Monday, 18 February 2013

Dark, Darker, Darkest...

DARK MINDS took you from the trenches of World War One to Post-Apocalypse America, from the war-torn streets of Berlin to the streets where you live in a collection of twelve stories of dark fiction...

DARKER MINDS took you to the darkest recesses of the human mind, bringing you thirteen terrifying tales of madness, delusion and psychological horror...

DARKEST MINDS will take you places you don't want to go, a journey into a world of nightmares where your worst fears become reality. The darkest of places...

Dark Minds Press will soon be announcing their submission guidelines for their third anthology of dark fiction. Keep checking here for details.

Tuesday, 12 February 2013

Where Furnaces Burn.

Where Furnaces Burn is a collection of stories by Joel Lane and is published by PS Publishing. There are twenty six stories in the book, all told in first person narrative and chronicle case studies of a policeman (enigmatically anonymous) working in the West Midlands. It's a stunning collection and is at the same time possibly the bleakest thing I've ever read.
The stories within these covers will take you to some very dark places and, in many instances will leave you there, many of the stories in here are open-ended, lack resolution, anyone looking for straightforward procedurals with neatly tied off denouments are going to be seriously disappointed. However, anyone looking for beautifully written prose examining the darkest reaches of human nature are going to revel in the goods on display here.
The first person narration turns this collection into more of an extended stream of consciousness. There's much abyss gazing here and, because the abyss does so much more than simply gaze back, the narrator becomes the most unreliable of his kind, casting a massive air of ambiguity over what he is describing.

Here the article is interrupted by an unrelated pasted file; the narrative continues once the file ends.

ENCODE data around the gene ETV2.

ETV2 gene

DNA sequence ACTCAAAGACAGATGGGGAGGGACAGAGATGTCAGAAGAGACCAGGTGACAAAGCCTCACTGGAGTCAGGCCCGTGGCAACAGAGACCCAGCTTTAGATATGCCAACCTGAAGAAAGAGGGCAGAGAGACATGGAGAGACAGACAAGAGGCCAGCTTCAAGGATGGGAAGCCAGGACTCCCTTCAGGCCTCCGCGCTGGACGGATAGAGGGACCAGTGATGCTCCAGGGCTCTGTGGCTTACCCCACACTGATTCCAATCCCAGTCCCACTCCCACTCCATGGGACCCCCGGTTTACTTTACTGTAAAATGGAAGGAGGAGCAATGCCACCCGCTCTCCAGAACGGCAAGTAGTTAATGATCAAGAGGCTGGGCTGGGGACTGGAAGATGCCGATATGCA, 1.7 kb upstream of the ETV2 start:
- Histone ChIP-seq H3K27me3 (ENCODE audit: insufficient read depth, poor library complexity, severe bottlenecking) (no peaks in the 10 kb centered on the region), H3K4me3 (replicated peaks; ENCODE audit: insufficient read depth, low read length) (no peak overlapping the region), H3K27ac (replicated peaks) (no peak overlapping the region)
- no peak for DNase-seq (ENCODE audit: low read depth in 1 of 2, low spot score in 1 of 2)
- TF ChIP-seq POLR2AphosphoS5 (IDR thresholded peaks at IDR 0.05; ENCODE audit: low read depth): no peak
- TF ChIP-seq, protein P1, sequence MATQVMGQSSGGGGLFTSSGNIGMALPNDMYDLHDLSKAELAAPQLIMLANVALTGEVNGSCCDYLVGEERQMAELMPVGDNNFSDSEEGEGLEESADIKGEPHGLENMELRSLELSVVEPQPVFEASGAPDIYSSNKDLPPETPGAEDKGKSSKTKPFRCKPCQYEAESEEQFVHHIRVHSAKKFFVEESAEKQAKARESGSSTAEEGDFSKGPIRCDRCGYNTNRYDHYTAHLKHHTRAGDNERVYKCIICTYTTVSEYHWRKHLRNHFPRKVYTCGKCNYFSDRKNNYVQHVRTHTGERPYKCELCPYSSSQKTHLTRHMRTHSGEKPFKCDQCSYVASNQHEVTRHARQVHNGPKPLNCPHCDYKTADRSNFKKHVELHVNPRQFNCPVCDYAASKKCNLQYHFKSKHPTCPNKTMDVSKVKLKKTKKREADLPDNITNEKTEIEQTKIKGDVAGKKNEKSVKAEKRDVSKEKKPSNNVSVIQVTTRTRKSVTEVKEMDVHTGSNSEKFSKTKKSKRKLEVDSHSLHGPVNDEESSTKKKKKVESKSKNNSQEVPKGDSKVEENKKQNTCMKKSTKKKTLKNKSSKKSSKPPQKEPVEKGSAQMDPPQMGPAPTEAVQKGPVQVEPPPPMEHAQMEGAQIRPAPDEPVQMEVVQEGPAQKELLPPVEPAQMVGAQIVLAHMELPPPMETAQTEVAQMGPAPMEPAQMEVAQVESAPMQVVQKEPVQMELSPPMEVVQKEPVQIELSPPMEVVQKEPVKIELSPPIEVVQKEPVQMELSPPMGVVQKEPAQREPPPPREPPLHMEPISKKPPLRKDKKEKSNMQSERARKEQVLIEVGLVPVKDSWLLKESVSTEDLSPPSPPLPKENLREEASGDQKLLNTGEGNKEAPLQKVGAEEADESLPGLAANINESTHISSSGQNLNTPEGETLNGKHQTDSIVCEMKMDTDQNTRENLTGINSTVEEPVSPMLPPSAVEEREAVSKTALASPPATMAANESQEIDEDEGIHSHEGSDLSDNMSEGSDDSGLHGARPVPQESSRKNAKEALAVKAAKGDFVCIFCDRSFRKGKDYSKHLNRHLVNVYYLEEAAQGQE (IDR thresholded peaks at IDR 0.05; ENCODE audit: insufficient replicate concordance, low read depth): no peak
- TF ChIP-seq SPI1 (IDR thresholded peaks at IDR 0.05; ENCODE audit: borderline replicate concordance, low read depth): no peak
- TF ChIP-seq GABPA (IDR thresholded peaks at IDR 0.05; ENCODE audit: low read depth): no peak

The theme of decay runs throughout this collection, urban decay, the decay of society, the decay of the individual. The smell of rotten buildings is mentioned in many of the stories, descriptions of patches of mould and damp are rife, all serving to create an atmosphere of desolation, the external environment reflecting the inner turmoil of the narrator. It's a long dark night of the soul and there are very few moments of lightness, the  only humour present the in-joke of having two PCs named McMahon and Bestwick.
There's horror here aplenty, a supernatural aspect to the cases and the concept of a gradual descent into Hell with contact being made via arcane rituals, damaged individuals and portals appearing amidst decaying buildings. "There was no room for the unknown" the narrator tells us in the opening story, trying to explain why he chose the police as a career. The phrase reads as naive on first encounter, on completion of the book its irony is profound.
Where Furnaces Burn is a demanding read, disturbing and utterly bleak. The writing is superb though, poetic even (my favourite line compares a hole in the floor to "an infected wound in an old man's foot") and is as effective in describing the breakdown of the narrator's relationships as the supernatural entities and forces he comes up against.